The evolution of shareholding enterprise reform in rural China : A manager empowerment thesis

Research output: Journal Publications and ReviewsRGC 21 - Publication in refereed journalpeer-review

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Original languageEnglish
Pages (from-to)53-73
Journal / PublicationPacific Affairs
Issue number1
Publication statusPublished - 2001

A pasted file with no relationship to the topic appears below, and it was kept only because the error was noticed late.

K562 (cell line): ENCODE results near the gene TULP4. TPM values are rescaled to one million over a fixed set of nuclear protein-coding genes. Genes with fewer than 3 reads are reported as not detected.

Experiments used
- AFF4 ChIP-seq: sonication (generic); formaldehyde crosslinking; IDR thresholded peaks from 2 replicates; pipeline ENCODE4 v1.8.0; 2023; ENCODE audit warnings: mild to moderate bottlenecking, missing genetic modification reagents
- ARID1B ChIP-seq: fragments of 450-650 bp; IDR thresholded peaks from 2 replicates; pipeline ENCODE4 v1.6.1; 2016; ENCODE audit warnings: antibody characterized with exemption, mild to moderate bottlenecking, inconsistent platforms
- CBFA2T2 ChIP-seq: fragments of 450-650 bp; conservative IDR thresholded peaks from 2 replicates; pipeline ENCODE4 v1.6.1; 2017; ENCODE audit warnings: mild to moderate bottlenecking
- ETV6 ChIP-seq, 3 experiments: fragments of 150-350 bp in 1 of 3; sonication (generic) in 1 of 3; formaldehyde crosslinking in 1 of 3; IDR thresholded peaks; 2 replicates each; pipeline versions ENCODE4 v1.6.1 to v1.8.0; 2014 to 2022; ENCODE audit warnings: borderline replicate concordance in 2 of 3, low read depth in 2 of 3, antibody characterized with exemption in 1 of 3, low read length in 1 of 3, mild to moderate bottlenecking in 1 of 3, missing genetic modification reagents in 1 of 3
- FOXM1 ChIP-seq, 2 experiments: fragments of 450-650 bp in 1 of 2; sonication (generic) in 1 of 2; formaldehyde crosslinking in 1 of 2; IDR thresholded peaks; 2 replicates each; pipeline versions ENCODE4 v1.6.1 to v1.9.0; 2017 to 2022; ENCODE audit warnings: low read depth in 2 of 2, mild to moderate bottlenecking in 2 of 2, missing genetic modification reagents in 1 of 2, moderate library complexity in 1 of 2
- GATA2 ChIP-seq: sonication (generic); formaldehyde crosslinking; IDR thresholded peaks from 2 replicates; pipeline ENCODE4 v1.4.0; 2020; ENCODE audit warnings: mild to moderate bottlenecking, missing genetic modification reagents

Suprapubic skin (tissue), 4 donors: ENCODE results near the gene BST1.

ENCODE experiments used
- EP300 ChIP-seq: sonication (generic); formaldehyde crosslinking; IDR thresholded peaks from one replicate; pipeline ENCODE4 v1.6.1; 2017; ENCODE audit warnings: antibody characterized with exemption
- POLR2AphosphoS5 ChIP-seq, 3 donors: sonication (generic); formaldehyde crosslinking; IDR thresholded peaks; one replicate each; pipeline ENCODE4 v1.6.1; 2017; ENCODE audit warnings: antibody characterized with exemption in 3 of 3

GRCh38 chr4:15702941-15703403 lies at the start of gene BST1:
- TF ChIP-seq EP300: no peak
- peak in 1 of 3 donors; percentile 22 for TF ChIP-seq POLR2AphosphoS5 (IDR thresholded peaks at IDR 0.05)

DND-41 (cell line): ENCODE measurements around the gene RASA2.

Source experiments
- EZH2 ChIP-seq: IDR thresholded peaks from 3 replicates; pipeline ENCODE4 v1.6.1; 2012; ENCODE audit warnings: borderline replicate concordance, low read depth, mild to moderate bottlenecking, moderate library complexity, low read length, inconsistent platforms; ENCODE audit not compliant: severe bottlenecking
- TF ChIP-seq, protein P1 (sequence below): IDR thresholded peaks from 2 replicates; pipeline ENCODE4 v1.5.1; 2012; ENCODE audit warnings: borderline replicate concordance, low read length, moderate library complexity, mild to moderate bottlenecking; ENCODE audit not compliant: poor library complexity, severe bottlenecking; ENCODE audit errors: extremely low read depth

The paper aims to explain the evolution of shareholding reform in rural China in terms of the changing balance of power over economic management at grassroots level. It highlights the importance of distributional consequences in shaping the pattern of ownership reform. The major argument forwarded here is that two different worlds of enterprise managers emerge amidst the process of rural industrialization, and the bargaining position of those running key enterprises vis-à-vis the local government has been dramatically enhanced. Managers' ability to deliver a stable revenue, economic benefits to the local community and the growing incapability of local governments in monitoring enterprise operation have provided these managers with leverage to bring pressure on local government. During the early stages of rural enterprise development, a half-way house reform was acceptable for both parties, but the balance was upset with further growth of enterprises. The renegotiation of respective rights over enterprises was necessary to accommodate the empowered managers and this was the catalyst for the further dilution of local government's control over rural enterprises in the late 1990s.